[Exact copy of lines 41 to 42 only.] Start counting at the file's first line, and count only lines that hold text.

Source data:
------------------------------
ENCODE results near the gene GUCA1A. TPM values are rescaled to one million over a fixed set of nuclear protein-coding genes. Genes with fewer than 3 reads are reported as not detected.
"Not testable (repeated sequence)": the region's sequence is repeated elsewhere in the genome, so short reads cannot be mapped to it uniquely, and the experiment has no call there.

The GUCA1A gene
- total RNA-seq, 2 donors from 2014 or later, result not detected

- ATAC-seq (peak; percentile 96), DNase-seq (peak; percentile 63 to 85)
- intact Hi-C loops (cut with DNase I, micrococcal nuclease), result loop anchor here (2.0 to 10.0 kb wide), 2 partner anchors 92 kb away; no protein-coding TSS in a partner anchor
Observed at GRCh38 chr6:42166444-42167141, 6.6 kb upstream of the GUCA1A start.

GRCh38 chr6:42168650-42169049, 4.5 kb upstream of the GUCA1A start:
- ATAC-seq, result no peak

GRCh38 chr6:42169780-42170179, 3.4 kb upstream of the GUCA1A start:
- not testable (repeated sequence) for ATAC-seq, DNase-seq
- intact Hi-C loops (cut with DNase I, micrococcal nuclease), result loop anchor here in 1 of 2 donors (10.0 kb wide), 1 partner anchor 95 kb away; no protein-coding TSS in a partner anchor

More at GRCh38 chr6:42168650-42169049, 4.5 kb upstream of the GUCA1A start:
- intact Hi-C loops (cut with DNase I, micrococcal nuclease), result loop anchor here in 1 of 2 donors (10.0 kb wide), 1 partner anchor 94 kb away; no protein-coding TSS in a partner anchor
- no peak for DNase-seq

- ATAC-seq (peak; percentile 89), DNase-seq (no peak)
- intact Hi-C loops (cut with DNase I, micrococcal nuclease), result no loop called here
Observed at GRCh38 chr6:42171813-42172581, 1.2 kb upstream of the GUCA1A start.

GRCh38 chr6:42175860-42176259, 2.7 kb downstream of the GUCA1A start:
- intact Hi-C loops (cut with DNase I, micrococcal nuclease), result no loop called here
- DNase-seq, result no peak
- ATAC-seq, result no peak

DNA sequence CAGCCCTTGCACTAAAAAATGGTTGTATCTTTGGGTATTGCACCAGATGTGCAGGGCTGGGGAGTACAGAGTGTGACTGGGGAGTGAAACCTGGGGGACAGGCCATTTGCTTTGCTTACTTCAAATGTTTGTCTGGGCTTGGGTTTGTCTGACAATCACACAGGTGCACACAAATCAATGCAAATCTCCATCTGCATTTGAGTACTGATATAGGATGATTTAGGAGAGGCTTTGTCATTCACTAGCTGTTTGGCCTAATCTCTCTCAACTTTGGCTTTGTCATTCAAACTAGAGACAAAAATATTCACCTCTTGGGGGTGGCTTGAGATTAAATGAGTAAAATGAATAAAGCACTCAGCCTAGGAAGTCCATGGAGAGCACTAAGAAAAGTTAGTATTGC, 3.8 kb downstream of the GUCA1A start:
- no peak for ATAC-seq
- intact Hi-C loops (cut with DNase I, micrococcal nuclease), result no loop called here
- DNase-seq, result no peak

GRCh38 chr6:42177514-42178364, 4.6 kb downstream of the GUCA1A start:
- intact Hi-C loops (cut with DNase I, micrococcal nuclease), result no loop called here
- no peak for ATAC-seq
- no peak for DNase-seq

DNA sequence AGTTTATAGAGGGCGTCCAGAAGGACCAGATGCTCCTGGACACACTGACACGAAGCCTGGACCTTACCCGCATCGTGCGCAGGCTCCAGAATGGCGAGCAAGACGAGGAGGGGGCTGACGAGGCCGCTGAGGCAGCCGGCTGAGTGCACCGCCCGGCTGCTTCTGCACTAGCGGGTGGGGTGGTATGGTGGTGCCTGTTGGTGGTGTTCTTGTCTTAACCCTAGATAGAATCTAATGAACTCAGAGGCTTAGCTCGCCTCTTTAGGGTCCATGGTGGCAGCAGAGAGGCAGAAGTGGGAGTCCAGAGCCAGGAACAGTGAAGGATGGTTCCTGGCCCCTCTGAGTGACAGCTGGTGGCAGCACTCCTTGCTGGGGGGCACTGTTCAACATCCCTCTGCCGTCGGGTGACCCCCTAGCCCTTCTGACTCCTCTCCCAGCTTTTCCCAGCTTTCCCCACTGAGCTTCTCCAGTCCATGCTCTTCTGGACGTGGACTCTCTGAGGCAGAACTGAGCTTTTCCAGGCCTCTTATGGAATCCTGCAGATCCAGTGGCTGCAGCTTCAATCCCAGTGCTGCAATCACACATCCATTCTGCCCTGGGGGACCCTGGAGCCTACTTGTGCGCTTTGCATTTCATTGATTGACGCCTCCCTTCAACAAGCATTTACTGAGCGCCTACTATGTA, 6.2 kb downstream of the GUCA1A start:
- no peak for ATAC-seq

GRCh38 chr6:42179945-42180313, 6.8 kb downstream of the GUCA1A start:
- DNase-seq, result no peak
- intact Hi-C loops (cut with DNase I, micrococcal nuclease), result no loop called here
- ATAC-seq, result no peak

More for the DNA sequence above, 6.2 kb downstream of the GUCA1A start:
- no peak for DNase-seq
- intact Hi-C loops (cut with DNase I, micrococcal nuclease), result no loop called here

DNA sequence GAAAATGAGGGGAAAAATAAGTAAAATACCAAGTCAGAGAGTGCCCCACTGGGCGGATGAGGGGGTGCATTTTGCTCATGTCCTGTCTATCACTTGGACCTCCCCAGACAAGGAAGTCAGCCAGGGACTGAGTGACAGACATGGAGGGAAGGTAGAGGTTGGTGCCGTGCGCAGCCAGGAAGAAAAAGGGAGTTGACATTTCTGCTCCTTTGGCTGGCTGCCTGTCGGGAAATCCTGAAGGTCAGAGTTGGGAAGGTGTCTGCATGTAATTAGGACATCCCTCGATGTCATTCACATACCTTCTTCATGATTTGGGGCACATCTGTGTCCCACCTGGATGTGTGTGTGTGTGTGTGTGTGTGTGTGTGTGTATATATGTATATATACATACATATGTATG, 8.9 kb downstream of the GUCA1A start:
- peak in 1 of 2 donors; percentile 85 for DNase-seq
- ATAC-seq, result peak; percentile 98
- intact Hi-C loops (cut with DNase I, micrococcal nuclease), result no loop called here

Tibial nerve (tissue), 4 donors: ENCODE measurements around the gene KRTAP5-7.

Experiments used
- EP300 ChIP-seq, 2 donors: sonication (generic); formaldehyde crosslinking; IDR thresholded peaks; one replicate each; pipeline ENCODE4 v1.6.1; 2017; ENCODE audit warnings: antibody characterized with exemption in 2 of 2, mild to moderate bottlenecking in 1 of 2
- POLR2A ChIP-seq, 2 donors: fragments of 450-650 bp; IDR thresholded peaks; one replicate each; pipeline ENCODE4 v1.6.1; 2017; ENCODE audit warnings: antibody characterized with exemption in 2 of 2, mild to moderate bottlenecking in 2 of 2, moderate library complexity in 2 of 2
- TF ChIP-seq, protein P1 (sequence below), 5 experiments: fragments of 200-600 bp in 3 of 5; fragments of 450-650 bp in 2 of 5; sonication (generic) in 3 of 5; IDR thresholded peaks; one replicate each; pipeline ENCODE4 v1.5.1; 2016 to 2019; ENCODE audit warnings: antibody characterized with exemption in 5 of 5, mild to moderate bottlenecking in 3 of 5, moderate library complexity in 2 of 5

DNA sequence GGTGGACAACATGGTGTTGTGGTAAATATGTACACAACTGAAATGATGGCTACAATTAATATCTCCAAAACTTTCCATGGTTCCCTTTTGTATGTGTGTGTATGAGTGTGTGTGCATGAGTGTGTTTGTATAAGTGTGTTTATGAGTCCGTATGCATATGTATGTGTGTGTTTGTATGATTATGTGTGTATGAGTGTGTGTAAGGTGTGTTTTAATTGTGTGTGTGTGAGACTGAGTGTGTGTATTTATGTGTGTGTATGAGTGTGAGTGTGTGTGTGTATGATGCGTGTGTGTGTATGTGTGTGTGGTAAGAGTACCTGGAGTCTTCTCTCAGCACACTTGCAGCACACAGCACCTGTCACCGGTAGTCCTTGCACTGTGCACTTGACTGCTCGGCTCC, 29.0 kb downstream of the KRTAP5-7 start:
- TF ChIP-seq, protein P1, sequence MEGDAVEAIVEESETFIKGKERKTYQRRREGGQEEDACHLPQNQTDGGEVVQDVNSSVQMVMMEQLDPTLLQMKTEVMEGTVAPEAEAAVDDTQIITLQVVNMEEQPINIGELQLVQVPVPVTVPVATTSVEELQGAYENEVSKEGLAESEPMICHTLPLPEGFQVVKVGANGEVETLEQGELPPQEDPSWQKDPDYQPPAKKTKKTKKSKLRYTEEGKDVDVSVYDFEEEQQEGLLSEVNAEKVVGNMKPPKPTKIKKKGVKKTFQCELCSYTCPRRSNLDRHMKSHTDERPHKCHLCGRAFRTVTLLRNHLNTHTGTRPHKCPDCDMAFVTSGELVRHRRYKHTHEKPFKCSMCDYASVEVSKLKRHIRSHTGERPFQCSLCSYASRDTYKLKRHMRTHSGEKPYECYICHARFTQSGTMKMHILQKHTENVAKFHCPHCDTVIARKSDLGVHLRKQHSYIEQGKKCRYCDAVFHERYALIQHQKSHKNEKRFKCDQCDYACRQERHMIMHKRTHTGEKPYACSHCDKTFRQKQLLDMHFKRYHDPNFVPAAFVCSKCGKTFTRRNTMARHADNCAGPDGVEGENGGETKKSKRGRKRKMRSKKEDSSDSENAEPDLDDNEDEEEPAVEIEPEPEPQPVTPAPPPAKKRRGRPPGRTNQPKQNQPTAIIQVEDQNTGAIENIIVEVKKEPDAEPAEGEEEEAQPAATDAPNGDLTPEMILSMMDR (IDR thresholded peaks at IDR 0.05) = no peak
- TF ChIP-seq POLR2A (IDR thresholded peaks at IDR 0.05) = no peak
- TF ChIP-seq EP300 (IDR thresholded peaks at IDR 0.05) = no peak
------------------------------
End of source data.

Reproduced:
- peak in 1 of 2 donors; percentile 85 for DNase-seq
- ATAC-seq, result peak; percentile 98